The Enduring Unpopularity of the Female Condom

The internal condom saves lives, but it has been criticized from the start.

by Christine Ro

It’s clear that female condoms save lives, but over a quarter-century since their introduction, the apparatus remains unappealing and unpopular.

Read this essay at The Atlantic

The Rise of the Beer Can

Aluminum revolutionized America’s beverage industry, but at what environmental cost?

by Brendan Byrne

Beer is ancient, and humans have been storing it for millennia.

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The Smoke Alarm Chirps at Night

A Mini Object Lesson

by Ian Bogost

Ever wonder why smoke alarms always seem to chirp in the middle of the night? It seems like the ultimate evidence that the universe is plotting against you. But, alas, it’s mostly just the universe chugging along as usual.

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How Home Sewing Personalized Fashion

For generations, families have relied on thimbles, needles, and thread to transform the clothes they have into the clothes they want to wear.

by Frances Katz

Repairing clothing is more intimate than creating them. Compared to a sewing kit, even the most space-age sewing machine can seem cold and dull.

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Ketchup’s Forgotten Wisdom

A Mini Object Lesson

by Ian Bogost

The classic condiment dispensers of yore, with their cylindrical, plastic bodies and needle-tipped openings: these are the most functional vessels for doling out dollops.

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Why Doctors Still Need Stethoscopes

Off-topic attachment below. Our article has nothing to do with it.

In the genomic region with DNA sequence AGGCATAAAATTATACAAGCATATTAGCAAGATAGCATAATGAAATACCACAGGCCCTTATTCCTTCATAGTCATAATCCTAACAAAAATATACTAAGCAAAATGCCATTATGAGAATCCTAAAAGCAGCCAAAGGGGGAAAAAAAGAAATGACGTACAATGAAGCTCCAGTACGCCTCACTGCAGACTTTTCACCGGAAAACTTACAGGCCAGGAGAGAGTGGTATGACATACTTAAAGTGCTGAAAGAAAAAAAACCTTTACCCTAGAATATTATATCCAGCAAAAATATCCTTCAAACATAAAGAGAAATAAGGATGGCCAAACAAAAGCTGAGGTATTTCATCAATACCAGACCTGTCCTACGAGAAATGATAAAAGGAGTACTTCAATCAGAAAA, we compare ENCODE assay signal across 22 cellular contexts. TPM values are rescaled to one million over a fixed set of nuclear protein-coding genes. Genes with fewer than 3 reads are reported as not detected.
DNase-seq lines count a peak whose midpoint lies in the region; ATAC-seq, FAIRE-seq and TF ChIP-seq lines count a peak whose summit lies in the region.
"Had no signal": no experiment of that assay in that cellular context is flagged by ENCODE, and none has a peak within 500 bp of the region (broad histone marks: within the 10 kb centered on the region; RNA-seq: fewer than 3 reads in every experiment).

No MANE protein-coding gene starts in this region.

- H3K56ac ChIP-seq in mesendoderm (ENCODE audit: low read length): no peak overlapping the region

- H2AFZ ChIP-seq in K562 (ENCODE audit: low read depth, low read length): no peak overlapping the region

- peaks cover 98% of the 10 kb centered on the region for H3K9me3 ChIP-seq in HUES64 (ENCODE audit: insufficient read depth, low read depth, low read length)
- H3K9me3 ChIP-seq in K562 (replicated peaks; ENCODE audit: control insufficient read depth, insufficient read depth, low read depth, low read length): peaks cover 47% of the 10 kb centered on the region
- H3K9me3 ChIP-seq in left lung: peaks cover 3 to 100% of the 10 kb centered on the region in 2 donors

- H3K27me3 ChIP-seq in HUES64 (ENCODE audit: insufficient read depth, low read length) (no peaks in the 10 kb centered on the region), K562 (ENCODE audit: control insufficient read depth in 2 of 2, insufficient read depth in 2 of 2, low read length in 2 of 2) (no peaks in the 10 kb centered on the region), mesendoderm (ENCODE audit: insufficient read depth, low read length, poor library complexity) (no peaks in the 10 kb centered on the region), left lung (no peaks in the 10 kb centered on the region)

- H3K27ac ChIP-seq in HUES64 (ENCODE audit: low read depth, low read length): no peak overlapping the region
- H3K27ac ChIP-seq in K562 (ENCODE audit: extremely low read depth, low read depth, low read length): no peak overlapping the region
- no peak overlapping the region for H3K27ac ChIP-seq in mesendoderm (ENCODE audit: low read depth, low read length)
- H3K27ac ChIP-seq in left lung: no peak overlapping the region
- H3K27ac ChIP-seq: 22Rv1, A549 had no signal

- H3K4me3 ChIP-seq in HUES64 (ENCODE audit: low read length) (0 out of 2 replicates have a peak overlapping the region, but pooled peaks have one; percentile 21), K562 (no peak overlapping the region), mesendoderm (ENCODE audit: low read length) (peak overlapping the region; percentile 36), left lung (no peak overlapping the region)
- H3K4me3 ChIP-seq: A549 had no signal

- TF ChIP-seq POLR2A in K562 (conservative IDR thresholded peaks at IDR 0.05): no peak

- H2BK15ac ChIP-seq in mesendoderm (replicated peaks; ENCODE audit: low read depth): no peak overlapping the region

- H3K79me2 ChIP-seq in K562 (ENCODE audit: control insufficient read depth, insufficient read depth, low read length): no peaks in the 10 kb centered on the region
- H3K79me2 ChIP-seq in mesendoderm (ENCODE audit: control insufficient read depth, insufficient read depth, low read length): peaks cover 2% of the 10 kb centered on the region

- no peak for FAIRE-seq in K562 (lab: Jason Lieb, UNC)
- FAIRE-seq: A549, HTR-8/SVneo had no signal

The instrument may have outlived its use, but it hasn’t lost its power.

by Andrew Bomback

The stethoscope isn’t a tool, anymore, but a metonym for bedside manner.

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The Steel Road Plate, Accidental Traffic Calmer

A Mini Object Lesson

by Ian Bogost

America’s decaying infrastructure can be seen in high-profile disasters like the lead contamination of the water supply in Flint, Michigan. But other, more mundane infrastructural nuisances plague our cities far more regularly. Among them: the increasingly ubiquitous steel road plate.

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Why Refrigerators Were So Slow to Catch On in China

The technology was once considered superfluous, until contemporary capitalism made it a necessity.

by Michael Strickland

The usefulness and necessity of the refrigerator depends on a number of factors that are not obviously related to the thing itself, from food packaging to the layout of communities to the length of school lunch breaks.

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Learning From the Swinging Bridge

What rickety, rural suspension bridges can teach us about modern infrastructure

by T. Hugh Crawford

Rural swinging bridges were (and still are) vernacular architecture based on local knowledge and materials, but technically, they are suspension bridges just like the Golden Gate.

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The Pleasure of the Text Editor

A Mini Object Lesson

by Ian Bogost

When it comes to word processing, all too often white-collar workers produce documents when all they really need is text.

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The Mug, Scaffold of Office Work

A Mini Object Lesson

by Ian Bogost

In cupboards, a mug is just a mug. But in the office, a mug becomes the fundamental prop of the professional.